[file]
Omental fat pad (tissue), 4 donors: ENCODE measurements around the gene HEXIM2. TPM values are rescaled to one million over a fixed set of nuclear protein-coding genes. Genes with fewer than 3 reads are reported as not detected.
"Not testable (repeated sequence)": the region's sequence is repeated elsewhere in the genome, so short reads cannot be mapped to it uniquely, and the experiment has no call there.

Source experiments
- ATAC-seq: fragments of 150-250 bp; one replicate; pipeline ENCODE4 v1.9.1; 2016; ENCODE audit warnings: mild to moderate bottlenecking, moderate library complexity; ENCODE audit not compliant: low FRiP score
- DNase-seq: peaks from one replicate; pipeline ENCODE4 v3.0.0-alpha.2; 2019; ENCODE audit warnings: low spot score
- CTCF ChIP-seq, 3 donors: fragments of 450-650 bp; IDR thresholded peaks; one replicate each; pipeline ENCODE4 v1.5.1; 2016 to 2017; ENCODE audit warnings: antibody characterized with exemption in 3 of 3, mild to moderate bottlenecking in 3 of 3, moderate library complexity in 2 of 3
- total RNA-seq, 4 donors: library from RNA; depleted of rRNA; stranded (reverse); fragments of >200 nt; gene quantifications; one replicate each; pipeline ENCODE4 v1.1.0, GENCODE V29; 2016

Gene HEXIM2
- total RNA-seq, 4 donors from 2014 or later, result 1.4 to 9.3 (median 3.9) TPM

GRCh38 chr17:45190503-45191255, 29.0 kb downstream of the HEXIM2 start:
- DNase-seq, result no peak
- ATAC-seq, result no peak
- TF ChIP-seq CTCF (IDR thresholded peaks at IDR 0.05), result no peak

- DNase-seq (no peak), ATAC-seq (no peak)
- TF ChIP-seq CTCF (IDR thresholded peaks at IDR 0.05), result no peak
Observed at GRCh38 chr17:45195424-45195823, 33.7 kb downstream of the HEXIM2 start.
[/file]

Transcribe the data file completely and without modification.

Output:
Omental fat pad (tissue), 4 donors: ENCODE measurements around the gene HEXIM2. TPM values are rescaled to one million over a fixed set of nuclear protein-coding genes. Genes with fewer than 3 reads are reported as not detected.
"Not testable (repeated sequence)": the region's sequence is repeated elsewhere in the genome, so short reads cannot be mapped to it uniquely, and the experiment has no call there.

Source experiments
- ATAC-seq: fragments of 150-250 bp; one replicate; pipeline ENCODE4 v1.9.1; 2016; ENCODE audit warnings: mild to moderate bottlenecking, moderate library complexity; ENCODE audit not compliant: low FRiP score
- DNase-seq: peaks from one replicate; pipeline ENCODE4 v3.0.0-alpha.2; 2019; ENCODE audit warnings: low spot score
- CTCF ChIP-seq, 3 donors: fragments of 450-650 bp; IDR thresholded peaks; one replicate each; pipeline ENCODE4 v1.5.1; 2016 to 2017; ENCODE audit warnings: antibody characterized with exemption in 3 of 3, mild to moderate bottlenecking in 3 of 3, moderate library complexity in 2 of 3
- total RNA-seq, 4 donors: library from RNA; depleted of rRNA; stranded (reverse); fragments of >200 nt; gene quantifications; one replicate each; pipeline ENCODE4 v1.1.0, GENCODE V29; 2016

Gene HEXIM2
- total RNA-seq, 4 donors from 2014 or later, result 1.4 to 9.3 (median 3.9) TPM

GRCh38 chr17:45190503-45191255, 29.0 kb downstream of the HEXIM2 start:
- DNase-seq, result no peak
- ATAC-seq, result no peak
- TF ChIP-seq CTCF (IDR thresholded peaks at IDR 0.05), result no peak

- DNase-seq (no peak), ATAC-seq (no peak)
- TF ChIP-seq CTCF (IDR thresholded peaks at IDR 0.05), result no peak
Observed at GRCh38 chr17:45195424-45195823, 33.7 kb downstream of the HEXIM2 start.